Jamaica

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Lucea

On Jamaica’s northwest corner, midway between the headline resorts of Negril and Montego Bay, is Lucea. This quintessential Caribbean bolthole, wrapped around a horseshoe bay, has been happy to stay out of the limelight. But judging by its guest list of music celebrities and sports stars, that may be about to change.

Montego Bay

Montego Bay are two words that have become synonymous with Caribbean paradise. If you’re seduced by bright blue skies, ice-white beaches, and miles of colourful coral reefs, you’re in the right place. And not only does Mo’ Bay, as it’s known, have some of the plushest hotels in Jamaica, but after Kingston it’s Jamaica’s second city, which means it’s bubbling with life, night and day.

Negril

Negril's a super-chilled town on the westernmost tip of Jamaica where Bob Marley, Bob Dylan and the Rolling Stones came to get away from it all. Along its world-famous Seven Mile Beach there’s a row of luxury hotels lined up to the north, and smaller, family-run hotels clustered to the south. And if you keep following the coastline around to West End, you’ll find the original hippie vibe still very much alive.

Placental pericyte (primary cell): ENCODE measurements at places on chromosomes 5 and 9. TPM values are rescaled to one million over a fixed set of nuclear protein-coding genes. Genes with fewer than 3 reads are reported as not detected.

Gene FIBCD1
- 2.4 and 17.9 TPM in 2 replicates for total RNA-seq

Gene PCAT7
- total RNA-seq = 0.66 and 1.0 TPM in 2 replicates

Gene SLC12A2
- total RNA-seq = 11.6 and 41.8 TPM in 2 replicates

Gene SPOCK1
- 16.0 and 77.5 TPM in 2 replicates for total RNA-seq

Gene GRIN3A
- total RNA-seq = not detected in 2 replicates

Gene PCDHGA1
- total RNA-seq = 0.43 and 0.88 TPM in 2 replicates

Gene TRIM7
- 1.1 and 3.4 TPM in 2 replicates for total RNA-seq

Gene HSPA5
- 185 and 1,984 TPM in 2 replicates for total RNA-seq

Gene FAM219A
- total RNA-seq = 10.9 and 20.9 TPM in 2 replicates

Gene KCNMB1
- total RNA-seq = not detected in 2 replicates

Ocho Rios

The name Ocho Rios may not immediately ring a bell, but the photos certainly will – especially when it comes to its star attraction, Dunn River Falls. This waterfall has starred in just about every TV advert and holiday brochure for Jamaica, and on its own is enough to lure you here. But add slick shopping malls, jaw-dropping beaches, and white-water rafting, and you’ll understand why this big, purpose-built resort is one of the island’s most popular.

Trelawny

Trelawny's a serene region in northern Jamaica – it stretches from the powder-fine sands of Braco Beach to the old coastal town of Falmouth, 20 minutes’ drive away. In between are dozens of working sugar estates and idyllic sandy bays. And just inland are the mountain ridges, valleys and caves of Cockpit Country, Jamaica’s largest rainforest.

Runaway Bay

Runaway Bay’s a Sixties kid. A few fancy hotels, a golf course and some private villas all popped up on the site of the former Cardiff Hall Estate. There’s a lot of debate about how it got its name. But one thing’s for sure – nowadays, no one runs away from this place.